• Oh, Sehyun; Cho, Youngup; Chang, Minsun; Park, Sunghyouk; Kwon, Hyuk Nam (2021)
    The biguanide drug metformin has been widely used for the treatment of type 2 diabetes, and there is evidence supporting the anticancer effect of metformin despite some controversy. Here, we report the growth inhibitory activity of metformin in the breast cancer (MCF-7) cells, both in vitro and in vivo, and the associated metabolic changes. In particular, a decrease in a well-known oncometabolite 2-hydroxyglutarate (2-HG) was discovered by a metabolomics approach. The decrease in 2-HG by metformin was accompanied by the reduction in histone methylation, consistent with the known tumorigenic mechanism of 2-HG. The relevance of 2-HG inhibition in breast cancer was also supported by a higher level of 2-HG in human breast cancer tissues. Genetic knockdown of PHGDH identified the PHGDH pathway as the producer of 2-HG in the MCF-7 cells that do not carry isocitrate dehydrogenase 1 and 2 (IDH1/IDH2) mutations, the conventional producer of 2-HG. We also showed that metformin's inhibitory effect on the PHGDH-2HG axis may occur through the regulation of the AMPK-MYC pathway. Overall, our results provide an explanation for the coherent pathway from complex I inhibition to epigenetic changes for metformin's anticancer effect.
  • Lingaiah, Shilpa; Morin-Papunen, Laure; Risteli, Juha; Tapanainen, Juha S. (2019)
    Objective: To study the effects of metformin treatment on bone turnover in women with polycystic ovary syndrome (PCOS), as measured by serum concentrations of bone turnover markers. Design: Post hoc study of a previously conducted prospective multicenter, placebo-controlled, randomized study. Setting: University clinic. Patient(s): The study cohort consisted of 74 non-obese women (body mass index <27 kg/m(2)) and 44 obese women (body mass index >= 27 kg/m(2)) diagnosed with PCOS, with a mean age of 27.6 +/- 4.0 (SD) years. Intervention(s): Randomization to receive metformin or placebo for 3 months. Main Outcome Measure(s): Serum levels of bone formation marker procollagen type I amino-terminal propeptide (PINP) and bone resorption marker carboxy-terminal cross-linking telopeptide of type I collagen (CTX) at baseline and after metformin/placebo treatment. Result(s): Serum levels of PINP and CTX were similar between the metformin and placebo groups at baseline in the whole study population. Obese women, when compared with non-obese, had lower baseline levels of PINP and CTX. Levels of PINP and CTX were significantly reduced in the whole study population, as well as in both non-obese and obese women after 3 months of metformin treatment, whereas no significant changes were observed in the placebo group. Conclusion(s): Metformin treatment, when compared with placebo, was associated with reduced bone turnover, as suggested by reductions in markers of bone formation and resorption, leading to slower bone remodeling in premenopausal women with PCOS. ((C) 2019 by American Society for Reproductive Medicine.)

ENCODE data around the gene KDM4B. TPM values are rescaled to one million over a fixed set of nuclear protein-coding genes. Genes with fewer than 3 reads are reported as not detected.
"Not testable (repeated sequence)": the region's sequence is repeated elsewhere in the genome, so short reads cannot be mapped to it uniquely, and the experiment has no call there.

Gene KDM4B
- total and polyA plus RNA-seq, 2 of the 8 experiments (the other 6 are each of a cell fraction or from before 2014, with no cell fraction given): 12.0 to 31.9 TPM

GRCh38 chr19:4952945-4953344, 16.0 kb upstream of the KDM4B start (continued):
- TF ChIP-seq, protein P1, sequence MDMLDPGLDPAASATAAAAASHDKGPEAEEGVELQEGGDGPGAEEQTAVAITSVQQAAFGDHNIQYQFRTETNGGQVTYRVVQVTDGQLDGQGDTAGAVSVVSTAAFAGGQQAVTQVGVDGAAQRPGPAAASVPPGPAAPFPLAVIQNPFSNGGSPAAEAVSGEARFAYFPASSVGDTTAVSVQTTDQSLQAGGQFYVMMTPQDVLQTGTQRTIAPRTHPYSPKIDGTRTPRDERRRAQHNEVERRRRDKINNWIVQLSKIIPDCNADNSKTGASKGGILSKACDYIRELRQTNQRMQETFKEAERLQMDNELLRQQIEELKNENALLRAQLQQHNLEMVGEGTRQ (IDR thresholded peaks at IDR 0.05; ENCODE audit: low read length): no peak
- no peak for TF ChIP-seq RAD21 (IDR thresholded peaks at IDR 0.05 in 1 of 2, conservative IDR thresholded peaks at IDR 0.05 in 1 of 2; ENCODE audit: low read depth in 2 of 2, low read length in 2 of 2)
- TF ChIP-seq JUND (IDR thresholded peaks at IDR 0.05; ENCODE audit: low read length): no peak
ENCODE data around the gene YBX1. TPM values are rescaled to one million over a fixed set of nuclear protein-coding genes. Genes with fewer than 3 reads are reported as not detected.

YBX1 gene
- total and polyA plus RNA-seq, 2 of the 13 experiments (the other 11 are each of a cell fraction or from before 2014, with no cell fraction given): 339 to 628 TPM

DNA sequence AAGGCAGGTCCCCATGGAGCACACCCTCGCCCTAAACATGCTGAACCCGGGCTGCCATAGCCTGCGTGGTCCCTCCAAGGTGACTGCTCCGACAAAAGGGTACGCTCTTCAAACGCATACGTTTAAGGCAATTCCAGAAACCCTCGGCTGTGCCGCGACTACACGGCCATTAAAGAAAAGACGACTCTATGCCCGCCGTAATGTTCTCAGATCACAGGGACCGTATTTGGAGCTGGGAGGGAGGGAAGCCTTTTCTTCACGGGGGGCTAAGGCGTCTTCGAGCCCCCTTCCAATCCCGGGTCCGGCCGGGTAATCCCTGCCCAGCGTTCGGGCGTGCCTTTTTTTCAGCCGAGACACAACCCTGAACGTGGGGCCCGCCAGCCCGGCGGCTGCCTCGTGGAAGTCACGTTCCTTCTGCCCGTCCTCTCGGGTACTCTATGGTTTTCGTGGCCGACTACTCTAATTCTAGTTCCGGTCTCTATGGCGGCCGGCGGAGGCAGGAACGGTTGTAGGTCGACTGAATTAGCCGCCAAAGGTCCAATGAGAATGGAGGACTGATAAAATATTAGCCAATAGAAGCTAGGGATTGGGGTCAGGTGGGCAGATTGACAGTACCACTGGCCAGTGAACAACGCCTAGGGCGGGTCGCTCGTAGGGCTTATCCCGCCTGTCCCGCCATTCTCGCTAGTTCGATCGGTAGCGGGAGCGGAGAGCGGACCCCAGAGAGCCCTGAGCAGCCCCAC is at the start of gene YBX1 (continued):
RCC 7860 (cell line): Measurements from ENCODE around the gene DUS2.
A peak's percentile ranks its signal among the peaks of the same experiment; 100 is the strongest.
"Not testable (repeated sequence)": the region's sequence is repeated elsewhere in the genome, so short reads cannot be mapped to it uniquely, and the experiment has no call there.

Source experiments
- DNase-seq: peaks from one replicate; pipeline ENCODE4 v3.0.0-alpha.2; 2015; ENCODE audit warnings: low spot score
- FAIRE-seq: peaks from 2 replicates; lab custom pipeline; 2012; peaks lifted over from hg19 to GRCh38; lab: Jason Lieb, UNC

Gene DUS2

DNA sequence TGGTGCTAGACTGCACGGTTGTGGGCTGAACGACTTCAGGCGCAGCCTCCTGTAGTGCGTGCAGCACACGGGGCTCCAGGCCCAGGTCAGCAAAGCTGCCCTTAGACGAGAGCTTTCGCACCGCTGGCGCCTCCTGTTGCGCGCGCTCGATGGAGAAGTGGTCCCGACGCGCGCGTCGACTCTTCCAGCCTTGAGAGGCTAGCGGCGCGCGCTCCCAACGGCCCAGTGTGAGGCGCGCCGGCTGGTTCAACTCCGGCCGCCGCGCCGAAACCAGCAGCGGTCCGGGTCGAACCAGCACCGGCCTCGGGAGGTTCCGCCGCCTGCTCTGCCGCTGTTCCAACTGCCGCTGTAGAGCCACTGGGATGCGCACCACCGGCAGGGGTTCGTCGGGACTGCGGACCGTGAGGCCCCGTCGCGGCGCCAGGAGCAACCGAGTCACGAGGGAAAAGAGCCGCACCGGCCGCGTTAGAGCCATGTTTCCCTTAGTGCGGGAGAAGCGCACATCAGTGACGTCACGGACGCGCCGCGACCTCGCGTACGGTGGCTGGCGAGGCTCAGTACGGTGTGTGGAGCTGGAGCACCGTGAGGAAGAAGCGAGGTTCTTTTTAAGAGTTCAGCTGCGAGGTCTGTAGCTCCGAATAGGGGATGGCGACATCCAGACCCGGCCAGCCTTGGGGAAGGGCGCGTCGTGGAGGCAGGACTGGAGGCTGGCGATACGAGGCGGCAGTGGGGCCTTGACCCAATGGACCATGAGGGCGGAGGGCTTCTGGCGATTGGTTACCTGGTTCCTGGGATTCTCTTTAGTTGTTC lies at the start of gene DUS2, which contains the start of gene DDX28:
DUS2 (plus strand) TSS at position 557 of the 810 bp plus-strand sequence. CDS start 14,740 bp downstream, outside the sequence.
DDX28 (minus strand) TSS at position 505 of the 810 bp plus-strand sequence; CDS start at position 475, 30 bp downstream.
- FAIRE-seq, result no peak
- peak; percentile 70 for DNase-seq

• Savelius, Mariel (Helsingin yliopisto, 2020)